Chimeric Bio (CBC) and Genomic Enterprise join forces to tackle big data

Tuesday, January 21st, 2020

This blog post will focus on the announcement of the two life sciences’ companies that will start to work together to provide new, user-friendly, and revolutionary mobile access of big data to biotechnology, pharmaceutical, life sciences and technology companies. There is a new trend highlighting the need for new technologies to address the big data challenges and associated opportunities at pharma right now in drug development, biomedicine and healthcare. This is mainly because there is a need to develop and use big data analytics tools’ from hundreds of thousands to millions of patients and samples throughout the drug development process. That is what the CEO of Novartis (NYSE: NVS), Vas Narasimhan, started to implement at the company when he became CEO. This new trend is important to accelerate drug discovery, the development of new treatments and target identification applied to complex and rare diseases. However, there are several challenges associated to the current tools’ in the market and changes in the pharma “culture” to adopt new technologies as discussed by him and others at the JP Morgan Conference in San Francisco in January of 2020 (check the article at Forbes “Novartis CEO Who Wanted To Bring Tech Into Pharma Now Explains Why It’s So Hard”). Thus, Chimeric Bio (CBC) and Genomic Enterprise will start a “joint venture” called MobileBiOS to provide the best in class scientific solutions, services and support to customers identifying specific medicines and treatments to various diseases combing it to the development of solutions for mobile devices. “I think this will be a very nice opportunity for clients that are looking for state of the art consulting services in biomedicine and healthcare. Tristan’s expertise and my experience after founding and co-founding four companies and being the Head of one of the Apple Labs Program in Brazil, South America will definitely make a difference that the market needs right now” said Fabricio Costa about joining forces with CBC. “ModbileBiOS will allow biopharma professionals to have immediate access to new big data analytics tools’ and the corresponding actionable results culminating from these analysis. CBC already offers a number of powerful big data solutions across various types of data including curated scientific and biomedical content, patient data, single cell data, clinical trials’ information, biomedical conferences, publications, regulatory information and patents.” remarks Tristan Gill about the new Joint Venture.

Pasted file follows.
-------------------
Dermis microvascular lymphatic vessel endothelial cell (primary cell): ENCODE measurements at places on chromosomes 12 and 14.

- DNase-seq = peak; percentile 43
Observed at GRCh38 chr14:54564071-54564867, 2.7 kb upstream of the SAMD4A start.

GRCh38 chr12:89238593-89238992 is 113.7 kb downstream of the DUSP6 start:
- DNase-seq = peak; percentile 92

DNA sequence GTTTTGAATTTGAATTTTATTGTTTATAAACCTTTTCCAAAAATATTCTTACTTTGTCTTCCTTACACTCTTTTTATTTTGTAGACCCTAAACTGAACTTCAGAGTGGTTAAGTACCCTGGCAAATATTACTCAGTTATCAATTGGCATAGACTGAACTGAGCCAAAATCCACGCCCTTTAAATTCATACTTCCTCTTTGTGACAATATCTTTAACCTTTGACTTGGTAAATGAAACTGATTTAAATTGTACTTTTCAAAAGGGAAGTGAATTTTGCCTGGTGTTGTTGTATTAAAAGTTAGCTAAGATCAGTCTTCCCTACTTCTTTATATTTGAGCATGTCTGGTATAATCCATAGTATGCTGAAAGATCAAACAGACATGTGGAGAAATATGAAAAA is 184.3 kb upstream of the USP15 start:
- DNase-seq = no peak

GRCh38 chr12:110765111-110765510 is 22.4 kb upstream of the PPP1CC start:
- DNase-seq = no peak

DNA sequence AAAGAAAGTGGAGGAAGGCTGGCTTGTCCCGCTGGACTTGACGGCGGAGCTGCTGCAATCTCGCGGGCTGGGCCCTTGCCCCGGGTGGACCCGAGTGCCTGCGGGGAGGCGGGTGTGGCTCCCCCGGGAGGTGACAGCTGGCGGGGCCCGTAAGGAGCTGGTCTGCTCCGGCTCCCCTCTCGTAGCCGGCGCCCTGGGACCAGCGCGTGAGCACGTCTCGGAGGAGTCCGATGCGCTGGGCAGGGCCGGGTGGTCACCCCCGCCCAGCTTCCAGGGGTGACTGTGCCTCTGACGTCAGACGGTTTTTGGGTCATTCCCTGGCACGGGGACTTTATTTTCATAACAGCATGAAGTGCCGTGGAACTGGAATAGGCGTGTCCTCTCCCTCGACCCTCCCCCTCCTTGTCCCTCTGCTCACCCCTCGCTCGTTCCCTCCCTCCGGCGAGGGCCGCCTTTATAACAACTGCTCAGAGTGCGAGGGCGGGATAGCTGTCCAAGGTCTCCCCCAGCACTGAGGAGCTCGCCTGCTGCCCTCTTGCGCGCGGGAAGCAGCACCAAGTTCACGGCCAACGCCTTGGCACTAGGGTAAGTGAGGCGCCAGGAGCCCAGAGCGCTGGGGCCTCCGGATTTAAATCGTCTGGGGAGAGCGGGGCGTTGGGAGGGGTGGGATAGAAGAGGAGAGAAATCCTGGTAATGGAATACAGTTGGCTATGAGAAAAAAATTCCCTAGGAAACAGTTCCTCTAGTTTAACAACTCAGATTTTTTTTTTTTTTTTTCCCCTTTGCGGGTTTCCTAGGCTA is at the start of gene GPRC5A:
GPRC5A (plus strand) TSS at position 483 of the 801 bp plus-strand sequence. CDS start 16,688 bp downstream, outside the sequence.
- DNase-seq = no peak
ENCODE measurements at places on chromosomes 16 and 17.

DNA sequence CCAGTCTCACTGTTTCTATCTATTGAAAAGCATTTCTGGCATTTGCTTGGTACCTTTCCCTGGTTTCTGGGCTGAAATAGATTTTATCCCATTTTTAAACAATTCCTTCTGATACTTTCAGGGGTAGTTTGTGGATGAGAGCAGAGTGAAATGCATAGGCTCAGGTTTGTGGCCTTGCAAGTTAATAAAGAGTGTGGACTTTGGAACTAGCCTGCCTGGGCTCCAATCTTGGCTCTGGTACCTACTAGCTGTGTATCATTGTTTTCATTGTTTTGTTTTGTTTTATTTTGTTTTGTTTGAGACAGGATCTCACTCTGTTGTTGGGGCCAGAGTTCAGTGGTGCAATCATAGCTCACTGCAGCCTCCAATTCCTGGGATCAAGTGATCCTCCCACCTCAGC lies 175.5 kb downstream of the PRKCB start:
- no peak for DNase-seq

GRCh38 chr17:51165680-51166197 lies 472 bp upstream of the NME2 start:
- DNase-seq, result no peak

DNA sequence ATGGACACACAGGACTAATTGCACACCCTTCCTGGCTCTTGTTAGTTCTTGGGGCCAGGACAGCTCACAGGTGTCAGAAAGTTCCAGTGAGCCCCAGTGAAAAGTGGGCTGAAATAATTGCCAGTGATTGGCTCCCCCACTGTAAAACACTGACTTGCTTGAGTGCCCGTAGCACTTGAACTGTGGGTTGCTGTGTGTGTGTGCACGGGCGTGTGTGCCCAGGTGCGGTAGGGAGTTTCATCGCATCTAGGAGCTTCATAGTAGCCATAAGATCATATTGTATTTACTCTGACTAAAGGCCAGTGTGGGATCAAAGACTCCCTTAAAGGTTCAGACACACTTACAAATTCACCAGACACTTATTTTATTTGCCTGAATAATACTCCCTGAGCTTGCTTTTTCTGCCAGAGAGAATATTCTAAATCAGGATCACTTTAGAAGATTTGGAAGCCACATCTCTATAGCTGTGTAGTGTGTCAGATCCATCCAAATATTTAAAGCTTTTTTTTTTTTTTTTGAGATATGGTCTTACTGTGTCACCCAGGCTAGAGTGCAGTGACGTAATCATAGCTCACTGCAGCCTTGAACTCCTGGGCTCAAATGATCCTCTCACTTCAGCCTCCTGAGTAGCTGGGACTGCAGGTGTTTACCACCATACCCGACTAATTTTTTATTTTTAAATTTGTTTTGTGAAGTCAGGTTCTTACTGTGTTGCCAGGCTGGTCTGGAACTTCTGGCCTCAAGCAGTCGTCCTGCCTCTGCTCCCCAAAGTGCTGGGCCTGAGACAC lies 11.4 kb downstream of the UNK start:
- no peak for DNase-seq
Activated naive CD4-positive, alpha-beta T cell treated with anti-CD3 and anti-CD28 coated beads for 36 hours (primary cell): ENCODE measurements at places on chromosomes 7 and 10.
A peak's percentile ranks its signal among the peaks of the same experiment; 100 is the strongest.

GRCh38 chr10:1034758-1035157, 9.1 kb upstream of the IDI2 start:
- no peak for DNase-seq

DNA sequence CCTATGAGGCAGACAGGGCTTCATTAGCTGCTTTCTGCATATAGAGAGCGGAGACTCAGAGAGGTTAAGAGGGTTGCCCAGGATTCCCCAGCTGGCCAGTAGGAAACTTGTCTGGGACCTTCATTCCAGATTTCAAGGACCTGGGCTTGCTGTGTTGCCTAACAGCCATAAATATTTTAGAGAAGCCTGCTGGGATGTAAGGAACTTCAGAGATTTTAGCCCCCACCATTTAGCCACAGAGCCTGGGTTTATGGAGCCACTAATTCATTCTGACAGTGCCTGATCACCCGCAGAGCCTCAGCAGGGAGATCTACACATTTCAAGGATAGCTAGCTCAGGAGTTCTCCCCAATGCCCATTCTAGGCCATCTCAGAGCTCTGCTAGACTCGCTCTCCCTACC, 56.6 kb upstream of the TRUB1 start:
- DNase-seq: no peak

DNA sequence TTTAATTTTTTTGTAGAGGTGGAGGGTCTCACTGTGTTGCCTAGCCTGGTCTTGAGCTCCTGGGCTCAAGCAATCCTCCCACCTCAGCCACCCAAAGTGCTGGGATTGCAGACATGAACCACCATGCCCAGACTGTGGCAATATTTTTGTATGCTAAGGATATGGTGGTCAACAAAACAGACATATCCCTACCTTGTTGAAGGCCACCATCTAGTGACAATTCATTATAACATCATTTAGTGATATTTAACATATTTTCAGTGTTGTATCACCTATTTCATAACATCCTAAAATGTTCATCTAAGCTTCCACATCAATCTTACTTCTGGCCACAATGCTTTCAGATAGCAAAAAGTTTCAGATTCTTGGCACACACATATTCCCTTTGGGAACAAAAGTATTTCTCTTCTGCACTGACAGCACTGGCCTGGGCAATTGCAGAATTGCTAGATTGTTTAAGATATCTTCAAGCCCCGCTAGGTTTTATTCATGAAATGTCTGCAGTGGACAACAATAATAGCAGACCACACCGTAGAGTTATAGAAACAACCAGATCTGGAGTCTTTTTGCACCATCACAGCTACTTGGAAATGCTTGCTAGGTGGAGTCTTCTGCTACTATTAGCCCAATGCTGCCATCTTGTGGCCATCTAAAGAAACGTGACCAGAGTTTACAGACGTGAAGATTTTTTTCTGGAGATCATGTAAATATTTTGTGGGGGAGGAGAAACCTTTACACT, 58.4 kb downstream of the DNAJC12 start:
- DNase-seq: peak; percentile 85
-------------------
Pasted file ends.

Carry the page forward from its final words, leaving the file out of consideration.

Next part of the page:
Genomic Enterprise’s mission is to provide consultancy services in several different fields involving STEM (Science, Technology, Engineering and Math) for the government, academic centers, universities, start ups, mid-size companies and big corporations globally. In addition, Genomic Enterprise creates awareness on the new scientific discoveries and technologies that will impact society worldwide or even locally. Fabricio Costa is the founder and CEO of Genomic Enterprise and he has more than 20 years of experience in top academic labs and companies such as The Ludwig Institute for Cancer Research, Harvard University, Northwestern University, University of Chicago, Start Up Health Academy, Singularity University, 1871 Chicago, MATTER, Shire Pharmaceuticals (acquired by Takeda – NYSE: TAK), Google (NASDAQ: GOOGL) (Ventures, Higher Education and Start ups), Apple (NASDAQ: AAPL) and others. Fabricio is also a serial entrepreneur (co-founded and founded four startups; two were successfully sold).

Chimeric Bio (CBC)’s main mission is to support a complimentary set of innovative life science offerings and deliver first class consulting services to customers. CBC accomplishes this by understanding the pharmaceutical customer’s challenges and offering solutions to help customers’ achieve these critical needs. CBC can define unique solutions that best meet the scientific and business needs for customers.  Chimeric Bio’s founder and CEO Tristan Gill is an accomplished life sciences professional. Prior to founding CBC Tristan has 25 years of experience in top labs and companies including Cold Spring Harbor Laboratory, California Institute of Technology, Paracel (a subsidiary of Celera Genomics acquired by Quest Diagnostics – NYSE: DGX), Rossetta BioSoftware (a subsidiary of Merck & Co.- NASDAQ: MRK), Ingenuity (acquired by of Qiagen – NASDAQ: QGEN), Bejing Genomics Institute (BGI), and Thomson Reuters (NYSE: TRI).